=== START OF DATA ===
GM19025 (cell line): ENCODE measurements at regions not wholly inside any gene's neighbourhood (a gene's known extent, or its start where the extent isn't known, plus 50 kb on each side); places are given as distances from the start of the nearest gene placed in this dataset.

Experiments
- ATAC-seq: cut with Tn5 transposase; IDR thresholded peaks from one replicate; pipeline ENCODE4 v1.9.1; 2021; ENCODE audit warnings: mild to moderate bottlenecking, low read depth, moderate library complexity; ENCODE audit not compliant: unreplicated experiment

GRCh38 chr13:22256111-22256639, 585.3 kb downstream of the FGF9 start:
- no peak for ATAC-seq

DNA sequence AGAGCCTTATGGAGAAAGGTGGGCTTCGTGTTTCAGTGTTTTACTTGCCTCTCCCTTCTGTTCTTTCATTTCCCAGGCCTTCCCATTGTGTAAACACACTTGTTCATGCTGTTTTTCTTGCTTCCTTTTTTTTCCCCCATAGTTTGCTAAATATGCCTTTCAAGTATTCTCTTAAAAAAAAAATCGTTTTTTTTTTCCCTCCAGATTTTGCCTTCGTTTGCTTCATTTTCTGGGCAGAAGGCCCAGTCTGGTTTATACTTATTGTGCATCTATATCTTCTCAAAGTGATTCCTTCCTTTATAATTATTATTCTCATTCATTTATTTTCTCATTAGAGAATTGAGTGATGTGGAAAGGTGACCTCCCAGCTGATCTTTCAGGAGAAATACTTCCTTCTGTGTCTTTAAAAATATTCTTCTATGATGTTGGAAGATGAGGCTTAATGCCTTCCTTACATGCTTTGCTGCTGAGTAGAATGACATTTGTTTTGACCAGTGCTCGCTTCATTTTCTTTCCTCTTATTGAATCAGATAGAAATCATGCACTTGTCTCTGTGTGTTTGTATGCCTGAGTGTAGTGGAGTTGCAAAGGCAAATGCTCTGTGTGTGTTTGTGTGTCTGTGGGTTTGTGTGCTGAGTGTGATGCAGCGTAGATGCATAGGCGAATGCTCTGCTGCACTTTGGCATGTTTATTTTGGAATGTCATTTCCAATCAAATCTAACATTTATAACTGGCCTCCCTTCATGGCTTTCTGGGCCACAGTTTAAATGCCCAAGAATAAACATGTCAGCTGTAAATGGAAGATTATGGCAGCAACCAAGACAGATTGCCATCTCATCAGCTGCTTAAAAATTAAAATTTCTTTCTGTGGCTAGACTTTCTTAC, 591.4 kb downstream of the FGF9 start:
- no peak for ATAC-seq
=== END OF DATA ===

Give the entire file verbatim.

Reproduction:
GM19025 (cell line): ENCODE measurements at regions not wholly inside any gene's neighbourhood (a gene's known extent, or its start where the extent isn't known, plus 50 kb on each side); places are given as distances from the start of the nearest gene placed in this dataset.

Experiments
- ATAC-seq: cut with Tn5 transposase; IDR thresholded peaks from one replicate; pipeline ENCODE4 v1.9.1; 2021; ENCODE audit warnings: mild to moderate bottlenecking, low read depth, moderate library complexity; ENCODE audit not compliant: unreplicated experiment

GRCh38 chr13:22256111-22256639, 585.3 kb downstream of the FGF9 start:
- no peak for ATAC-seq

DNA sequence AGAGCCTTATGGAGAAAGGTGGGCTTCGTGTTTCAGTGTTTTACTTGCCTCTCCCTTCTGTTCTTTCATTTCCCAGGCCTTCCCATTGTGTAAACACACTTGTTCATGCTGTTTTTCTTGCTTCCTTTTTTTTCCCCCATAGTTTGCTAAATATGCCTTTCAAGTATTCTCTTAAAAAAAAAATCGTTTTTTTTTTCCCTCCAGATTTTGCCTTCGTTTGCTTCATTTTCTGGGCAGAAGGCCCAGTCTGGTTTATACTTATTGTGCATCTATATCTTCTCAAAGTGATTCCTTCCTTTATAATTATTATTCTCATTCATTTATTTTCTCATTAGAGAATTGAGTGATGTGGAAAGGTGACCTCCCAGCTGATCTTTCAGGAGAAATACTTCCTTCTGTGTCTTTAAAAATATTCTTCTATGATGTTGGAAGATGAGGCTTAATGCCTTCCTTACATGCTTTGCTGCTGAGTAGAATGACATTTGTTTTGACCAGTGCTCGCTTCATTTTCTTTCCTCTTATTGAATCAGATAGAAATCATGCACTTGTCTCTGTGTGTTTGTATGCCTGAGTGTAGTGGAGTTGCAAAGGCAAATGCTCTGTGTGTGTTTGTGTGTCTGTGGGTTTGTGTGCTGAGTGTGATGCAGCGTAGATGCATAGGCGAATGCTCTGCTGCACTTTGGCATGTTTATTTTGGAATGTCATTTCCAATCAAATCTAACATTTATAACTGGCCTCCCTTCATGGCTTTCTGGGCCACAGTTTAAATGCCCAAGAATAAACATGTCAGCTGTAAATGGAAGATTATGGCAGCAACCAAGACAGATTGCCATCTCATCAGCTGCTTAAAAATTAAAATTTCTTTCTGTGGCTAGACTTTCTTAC, 591.4 kb downstream of the FGF9 start:
- no peak for ATAC-seq